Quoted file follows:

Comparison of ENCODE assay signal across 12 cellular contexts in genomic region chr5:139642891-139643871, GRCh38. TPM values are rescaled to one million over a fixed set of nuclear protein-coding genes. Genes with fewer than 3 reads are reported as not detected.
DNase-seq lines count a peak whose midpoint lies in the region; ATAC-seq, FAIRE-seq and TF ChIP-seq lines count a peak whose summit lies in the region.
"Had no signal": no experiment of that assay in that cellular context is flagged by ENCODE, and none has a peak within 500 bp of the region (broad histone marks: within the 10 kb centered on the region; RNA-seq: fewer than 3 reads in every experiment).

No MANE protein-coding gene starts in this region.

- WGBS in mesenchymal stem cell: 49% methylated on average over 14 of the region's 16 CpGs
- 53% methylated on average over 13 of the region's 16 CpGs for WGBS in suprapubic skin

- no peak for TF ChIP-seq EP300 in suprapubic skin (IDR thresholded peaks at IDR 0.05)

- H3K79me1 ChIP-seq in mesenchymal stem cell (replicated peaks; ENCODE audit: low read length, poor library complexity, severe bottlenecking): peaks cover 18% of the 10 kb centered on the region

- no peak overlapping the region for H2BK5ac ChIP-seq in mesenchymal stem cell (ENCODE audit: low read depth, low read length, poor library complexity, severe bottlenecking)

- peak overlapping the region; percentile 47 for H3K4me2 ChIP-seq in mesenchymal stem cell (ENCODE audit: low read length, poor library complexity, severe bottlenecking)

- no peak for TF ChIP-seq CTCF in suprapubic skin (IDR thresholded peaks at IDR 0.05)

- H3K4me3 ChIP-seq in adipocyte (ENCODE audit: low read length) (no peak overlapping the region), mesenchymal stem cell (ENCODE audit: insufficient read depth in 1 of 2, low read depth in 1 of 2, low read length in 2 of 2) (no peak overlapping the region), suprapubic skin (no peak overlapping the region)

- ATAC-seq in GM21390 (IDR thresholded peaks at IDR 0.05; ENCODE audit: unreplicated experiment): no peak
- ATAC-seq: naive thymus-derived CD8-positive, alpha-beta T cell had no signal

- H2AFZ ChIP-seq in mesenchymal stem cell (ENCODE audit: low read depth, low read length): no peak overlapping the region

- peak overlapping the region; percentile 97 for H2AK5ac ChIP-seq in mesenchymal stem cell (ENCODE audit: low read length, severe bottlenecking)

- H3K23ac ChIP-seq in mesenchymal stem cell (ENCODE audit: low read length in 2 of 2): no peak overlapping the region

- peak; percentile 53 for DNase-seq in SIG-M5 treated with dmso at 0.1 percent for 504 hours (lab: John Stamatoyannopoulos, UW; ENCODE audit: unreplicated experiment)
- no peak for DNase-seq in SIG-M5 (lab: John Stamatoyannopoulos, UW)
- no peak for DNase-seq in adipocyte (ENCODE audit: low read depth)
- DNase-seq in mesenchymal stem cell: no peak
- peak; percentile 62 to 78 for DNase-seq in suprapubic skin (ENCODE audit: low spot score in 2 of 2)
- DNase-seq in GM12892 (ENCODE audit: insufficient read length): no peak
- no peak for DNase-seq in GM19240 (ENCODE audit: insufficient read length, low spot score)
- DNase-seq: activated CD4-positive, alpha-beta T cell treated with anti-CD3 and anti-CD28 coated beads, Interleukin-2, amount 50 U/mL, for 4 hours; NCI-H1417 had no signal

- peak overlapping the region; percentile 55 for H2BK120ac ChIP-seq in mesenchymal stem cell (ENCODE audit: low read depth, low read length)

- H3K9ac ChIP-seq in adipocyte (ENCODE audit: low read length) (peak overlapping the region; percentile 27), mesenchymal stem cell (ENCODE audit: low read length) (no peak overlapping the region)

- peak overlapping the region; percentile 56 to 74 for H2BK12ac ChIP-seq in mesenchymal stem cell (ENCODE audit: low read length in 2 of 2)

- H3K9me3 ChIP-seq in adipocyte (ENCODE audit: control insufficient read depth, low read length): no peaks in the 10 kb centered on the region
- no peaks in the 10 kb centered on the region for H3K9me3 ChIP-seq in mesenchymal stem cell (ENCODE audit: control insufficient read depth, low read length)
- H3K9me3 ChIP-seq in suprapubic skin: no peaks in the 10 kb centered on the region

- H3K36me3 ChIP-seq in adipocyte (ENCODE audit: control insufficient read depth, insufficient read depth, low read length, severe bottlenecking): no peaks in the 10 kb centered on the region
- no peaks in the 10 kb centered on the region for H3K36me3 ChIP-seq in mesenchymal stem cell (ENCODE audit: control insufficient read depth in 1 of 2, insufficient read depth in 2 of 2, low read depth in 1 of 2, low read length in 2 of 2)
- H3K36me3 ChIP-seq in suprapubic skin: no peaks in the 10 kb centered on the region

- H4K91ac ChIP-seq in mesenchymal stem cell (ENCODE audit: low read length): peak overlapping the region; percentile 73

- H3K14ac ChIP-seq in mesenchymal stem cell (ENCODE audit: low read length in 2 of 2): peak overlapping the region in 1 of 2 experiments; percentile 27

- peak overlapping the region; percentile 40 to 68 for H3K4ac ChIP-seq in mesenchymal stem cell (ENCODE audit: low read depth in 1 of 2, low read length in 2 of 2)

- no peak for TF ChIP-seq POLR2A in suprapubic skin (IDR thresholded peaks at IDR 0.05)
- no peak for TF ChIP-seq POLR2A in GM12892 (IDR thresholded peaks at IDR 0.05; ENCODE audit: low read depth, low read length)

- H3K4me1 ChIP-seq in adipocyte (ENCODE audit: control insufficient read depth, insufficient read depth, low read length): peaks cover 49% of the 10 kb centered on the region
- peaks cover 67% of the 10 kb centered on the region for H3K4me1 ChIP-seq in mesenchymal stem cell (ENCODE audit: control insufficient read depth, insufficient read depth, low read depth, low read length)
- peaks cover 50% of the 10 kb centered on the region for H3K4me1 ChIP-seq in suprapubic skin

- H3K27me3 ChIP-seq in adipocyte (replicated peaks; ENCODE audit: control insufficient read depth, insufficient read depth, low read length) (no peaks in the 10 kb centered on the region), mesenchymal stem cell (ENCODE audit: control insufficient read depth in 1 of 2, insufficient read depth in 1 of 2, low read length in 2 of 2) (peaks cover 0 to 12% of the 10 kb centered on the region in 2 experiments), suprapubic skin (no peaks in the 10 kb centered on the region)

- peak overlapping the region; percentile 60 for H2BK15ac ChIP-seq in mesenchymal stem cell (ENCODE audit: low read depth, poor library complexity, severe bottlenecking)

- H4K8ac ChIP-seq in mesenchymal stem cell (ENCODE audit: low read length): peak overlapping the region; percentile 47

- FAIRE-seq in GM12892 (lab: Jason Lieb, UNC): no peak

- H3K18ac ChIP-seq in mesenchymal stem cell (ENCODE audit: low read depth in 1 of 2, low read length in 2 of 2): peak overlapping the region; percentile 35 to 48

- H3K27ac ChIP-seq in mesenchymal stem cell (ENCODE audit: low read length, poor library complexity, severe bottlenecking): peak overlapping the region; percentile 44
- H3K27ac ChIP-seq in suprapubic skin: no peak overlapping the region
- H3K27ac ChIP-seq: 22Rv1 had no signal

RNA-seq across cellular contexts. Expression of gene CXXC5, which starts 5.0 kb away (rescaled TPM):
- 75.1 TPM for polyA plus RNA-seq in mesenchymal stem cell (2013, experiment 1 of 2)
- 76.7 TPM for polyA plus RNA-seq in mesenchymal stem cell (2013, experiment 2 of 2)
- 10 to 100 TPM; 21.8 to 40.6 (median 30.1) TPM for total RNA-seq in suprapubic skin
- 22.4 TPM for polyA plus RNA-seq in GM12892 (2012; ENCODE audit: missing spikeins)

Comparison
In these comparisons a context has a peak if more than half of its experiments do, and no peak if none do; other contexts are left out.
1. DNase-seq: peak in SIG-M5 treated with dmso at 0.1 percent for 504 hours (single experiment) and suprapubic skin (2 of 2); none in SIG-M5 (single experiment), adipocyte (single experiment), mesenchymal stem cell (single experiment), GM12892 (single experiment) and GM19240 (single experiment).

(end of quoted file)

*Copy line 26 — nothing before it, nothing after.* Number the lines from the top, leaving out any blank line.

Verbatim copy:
- peak overlapping the region; percentile 55 for H2BK120ac ChIP-seq in mesenchymal stem cell (ENCODE audit: low read depth, low read length)